The latest piece in our ongoing Architecture Week is a roundup of five quintessential architects that everyone should know, compiled and written by Filling Pieces founder Guillaume Philibert – himself a qualified architect. 

“Fashion, product design, interior design and architecture all go hand in hand. It’s this overlap that led me to do what I do today. For me, however, architecture is one of the highest levels of art man is capable of. It is the combination of form, function, emotion, detail, message and technical innovation.

As a qualified student of architecture, I understand a lot of what goes into the process to create a beautiful building. While it’s not exactly the same, there is a lot of common ground in the way I design Filling Pieces shoes. The things I learned from these following five architects — things like how to express ideology through form, or the power of seeking out new materials — have stayed with me long after my studies, and have benefitted me in all kinds of ways.

“I believe everyone should be familiar with the work of these five individuals. You never know how it could help you in the future, too…”

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1. Le Corbusier

“While studying architecture, Le Corbusier, his work and his ideology were all very important to me. In our classes, he was always the one example of what I believed to be “perfect architecture.” He is my favorite architect of all time, largely because of his “five points” and his personal commitment to making everything sure everything contained both “Form and Function.”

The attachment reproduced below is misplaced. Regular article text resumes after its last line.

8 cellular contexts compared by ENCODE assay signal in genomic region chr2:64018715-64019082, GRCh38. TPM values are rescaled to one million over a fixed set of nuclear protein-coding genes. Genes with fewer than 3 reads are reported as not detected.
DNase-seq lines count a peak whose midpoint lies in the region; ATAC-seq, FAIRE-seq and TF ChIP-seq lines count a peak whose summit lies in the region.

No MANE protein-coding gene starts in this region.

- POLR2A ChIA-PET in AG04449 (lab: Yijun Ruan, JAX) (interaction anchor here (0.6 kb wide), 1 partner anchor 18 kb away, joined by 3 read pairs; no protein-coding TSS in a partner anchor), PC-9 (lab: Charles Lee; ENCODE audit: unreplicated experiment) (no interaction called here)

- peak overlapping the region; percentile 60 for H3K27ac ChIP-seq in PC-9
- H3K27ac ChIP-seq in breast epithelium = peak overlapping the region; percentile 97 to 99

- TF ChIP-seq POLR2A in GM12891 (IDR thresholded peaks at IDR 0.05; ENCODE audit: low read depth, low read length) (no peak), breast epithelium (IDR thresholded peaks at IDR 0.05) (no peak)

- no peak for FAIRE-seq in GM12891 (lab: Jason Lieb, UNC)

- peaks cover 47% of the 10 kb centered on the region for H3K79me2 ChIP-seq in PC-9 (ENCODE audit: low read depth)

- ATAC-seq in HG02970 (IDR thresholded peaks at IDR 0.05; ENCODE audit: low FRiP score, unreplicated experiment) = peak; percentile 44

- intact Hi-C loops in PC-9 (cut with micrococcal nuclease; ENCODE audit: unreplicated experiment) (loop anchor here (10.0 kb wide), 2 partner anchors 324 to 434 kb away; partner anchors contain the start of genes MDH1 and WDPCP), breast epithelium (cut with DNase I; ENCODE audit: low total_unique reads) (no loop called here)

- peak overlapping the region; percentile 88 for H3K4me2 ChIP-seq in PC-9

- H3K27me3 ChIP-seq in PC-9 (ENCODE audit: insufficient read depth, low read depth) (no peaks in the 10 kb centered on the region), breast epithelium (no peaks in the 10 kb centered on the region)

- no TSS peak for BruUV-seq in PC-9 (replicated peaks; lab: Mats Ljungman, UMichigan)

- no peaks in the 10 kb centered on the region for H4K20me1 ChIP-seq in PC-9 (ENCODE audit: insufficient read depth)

Great architecture is not simply about building some beautiful building with a striking aesthetic; functionality is the most important aspect. Unlike art, whose existence can be purely decorative, buildings must have a purpose. Le Corbusier is also very well know for his furniture pieces, and this combination of architecture and product product design is something I’m very inspired by.”

His masterpiece, Villa Savoye, is completely designed according to this ideology, and if you look at the aesthetic, he was way, way, way before his time.

The building is based on his well-known “5 points” concept:

1. The support of the construction should be via columns on ground level, which elevate the building from the earth and extend the continuity of the space underneath.

2. The roof should be multi-functional, offering space as a garden and/or terrace. This allows nature to reclaim some of the space which had been occupied by the building itself.

3. The interior should be free and open-plan, with no necessary supporting walls. This means walls are only placed where they contribute aesthetically.

4. Thanks to the open floor plan, windows should be very wide and long, and there should be as few things as possible to interfere with the passage of the sun. Inside is outside, and vice versa.

5. Because the majority of the architectural construction is inside, the facade should be clean and free from unnecessary adornment, serving simply as a skin.

2. Ludwig Mies Van De Rohe

“Less is More — a phrase from the poem “The Faultless Painter”, and one re-adopted by Mies in almost everything he did. While you might think minimalism has been super hot in fashion recently, it was already being done in architecture long before.

Van de Rohe’s ideology was very strong, and this is clearly visible in his work. Looking at one of his masterpieces, the Barcelona Pavilion, you see this in its purest form: the space is walled with glass on all sides, giving the impression that the entire building is nothing other than stone and steel.